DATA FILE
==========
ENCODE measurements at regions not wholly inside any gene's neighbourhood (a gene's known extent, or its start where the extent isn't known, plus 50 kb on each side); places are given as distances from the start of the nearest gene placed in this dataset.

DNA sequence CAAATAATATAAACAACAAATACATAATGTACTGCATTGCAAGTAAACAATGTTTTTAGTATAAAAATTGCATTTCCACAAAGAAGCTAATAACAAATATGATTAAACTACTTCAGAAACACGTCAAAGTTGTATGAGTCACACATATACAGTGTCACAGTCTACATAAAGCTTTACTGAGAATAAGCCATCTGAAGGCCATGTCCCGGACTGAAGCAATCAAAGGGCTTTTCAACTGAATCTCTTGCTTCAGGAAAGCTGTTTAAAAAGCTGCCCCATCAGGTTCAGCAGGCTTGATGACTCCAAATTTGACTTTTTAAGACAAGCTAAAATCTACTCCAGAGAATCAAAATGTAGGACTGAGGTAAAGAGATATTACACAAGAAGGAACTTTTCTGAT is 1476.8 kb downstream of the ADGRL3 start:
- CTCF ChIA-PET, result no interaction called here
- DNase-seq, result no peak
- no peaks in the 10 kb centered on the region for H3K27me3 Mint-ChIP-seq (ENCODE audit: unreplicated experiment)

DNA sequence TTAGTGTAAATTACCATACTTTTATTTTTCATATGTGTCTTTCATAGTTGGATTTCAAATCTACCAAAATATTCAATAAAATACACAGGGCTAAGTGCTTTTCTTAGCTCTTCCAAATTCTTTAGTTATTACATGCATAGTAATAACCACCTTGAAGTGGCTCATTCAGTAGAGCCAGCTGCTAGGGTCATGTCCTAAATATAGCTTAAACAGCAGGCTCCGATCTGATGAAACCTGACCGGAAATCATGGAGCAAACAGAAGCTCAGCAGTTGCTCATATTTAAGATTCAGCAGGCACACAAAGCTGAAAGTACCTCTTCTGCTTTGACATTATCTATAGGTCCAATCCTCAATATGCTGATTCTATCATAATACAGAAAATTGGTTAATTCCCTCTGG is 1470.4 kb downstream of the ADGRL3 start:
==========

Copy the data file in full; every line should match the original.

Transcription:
ENCODE measurements at regions not wholly inside any gene's neighbourhood (a gene's known extent, or its start where the extent isn't known, plus 50 kb on each side); places are given as distances from the start of the nearest gene placed in this dataset.

DNA sequence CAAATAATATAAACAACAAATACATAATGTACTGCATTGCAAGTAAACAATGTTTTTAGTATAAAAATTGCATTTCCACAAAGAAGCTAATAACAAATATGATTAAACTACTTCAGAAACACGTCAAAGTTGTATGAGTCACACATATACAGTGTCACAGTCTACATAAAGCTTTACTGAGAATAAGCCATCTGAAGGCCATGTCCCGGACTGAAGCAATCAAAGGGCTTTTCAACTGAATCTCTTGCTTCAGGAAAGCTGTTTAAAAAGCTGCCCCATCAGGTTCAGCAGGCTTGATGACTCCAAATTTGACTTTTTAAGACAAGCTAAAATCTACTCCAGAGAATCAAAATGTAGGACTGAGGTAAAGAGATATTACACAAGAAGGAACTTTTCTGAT is 1476.8 kb downstream of the ADGRL3 start:
- CTCF ChIA-PET, result no interaction called here
- DNase-seq, result no peak
- no peaks in the 10 kb centered on the region for H3K27me3 Mint-ChIP-seq (ENCODE audit: unreplicated experiment)

DNA sequence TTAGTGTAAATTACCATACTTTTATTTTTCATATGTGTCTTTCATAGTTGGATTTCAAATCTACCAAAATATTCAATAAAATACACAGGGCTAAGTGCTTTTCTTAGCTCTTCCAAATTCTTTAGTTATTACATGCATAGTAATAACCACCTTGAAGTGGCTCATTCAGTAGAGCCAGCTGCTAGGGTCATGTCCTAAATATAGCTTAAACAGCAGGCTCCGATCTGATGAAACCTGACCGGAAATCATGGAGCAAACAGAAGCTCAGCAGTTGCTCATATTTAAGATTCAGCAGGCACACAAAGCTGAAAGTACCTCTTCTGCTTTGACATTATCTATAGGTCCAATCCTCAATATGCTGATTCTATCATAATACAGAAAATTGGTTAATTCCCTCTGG is 1470.4 kb downstream of the ADGRL3 start: